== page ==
Custody and Bail


Persons charged with offences who are held in custody can be released upon entering an undertaking called "bail" to appear before the Court at a later date.

In some circumstances a Police Sergeant or the officer in charge of a police station may grant bail to a person held in custody, otherwise the person held in custody must be brought before a Court (or a Bail Justice if outside court sitting hours) to determine whether bail should be granted or refused.

The court will refuse bail if there is an unacceptable risk that the person charged will not be appear on the specified day at court, or when it is thought that the person may commit other offences whilst on bail, endanger the public, interfere with witnesses or otherwise obstruct the course of justice.

Conditions of bail may include:
Own undertaking

When a person is bailed without having to provide a deposit or a surety the person is bailed on his or her own undertaking.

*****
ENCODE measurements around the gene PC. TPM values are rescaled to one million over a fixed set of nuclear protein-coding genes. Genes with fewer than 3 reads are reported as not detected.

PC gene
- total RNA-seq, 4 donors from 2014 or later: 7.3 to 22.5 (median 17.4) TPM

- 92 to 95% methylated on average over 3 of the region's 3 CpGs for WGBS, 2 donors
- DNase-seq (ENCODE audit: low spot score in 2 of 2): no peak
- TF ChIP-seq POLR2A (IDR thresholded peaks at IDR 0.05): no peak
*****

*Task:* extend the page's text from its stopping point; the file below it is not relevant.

A surety is a person who gives an undertaking to provide security to the Court to ensure that the person charged appears at Court. The amount of the security will be fixed by the Court and the person who provides the undertaking must satisfy the Court that they can provide the fixed amount. This is usually done by providing money or lodging title documents to prove they have assets to the value of the surety. If the person charged does not appear at Court, the person giving the undertaking may lose their money or have their assets sold to pay the surety to the Court.


The person charged lodges money or property with the court. This is very similar to a surety, excepting that the surety is provided by the accused rather than by a third party. If the person charged does not appear they may forfeit the amount lodged.

Special Conditions

The court may impose any number of special conditions that it considers appropriate to the accused and the charge. This may include the surrendering of a passport, reporting to a police station, or the requirement not to contact or interfere with witnesses.


A person is deemed to be "in custody" if held in police cells or in a correctional facility.

Area of Legislation: 


Contact the Magistrates' Court where your matter is listed or your nearest court. 
Contact details for all Victorian Magistrates' Courts are available under Contact Us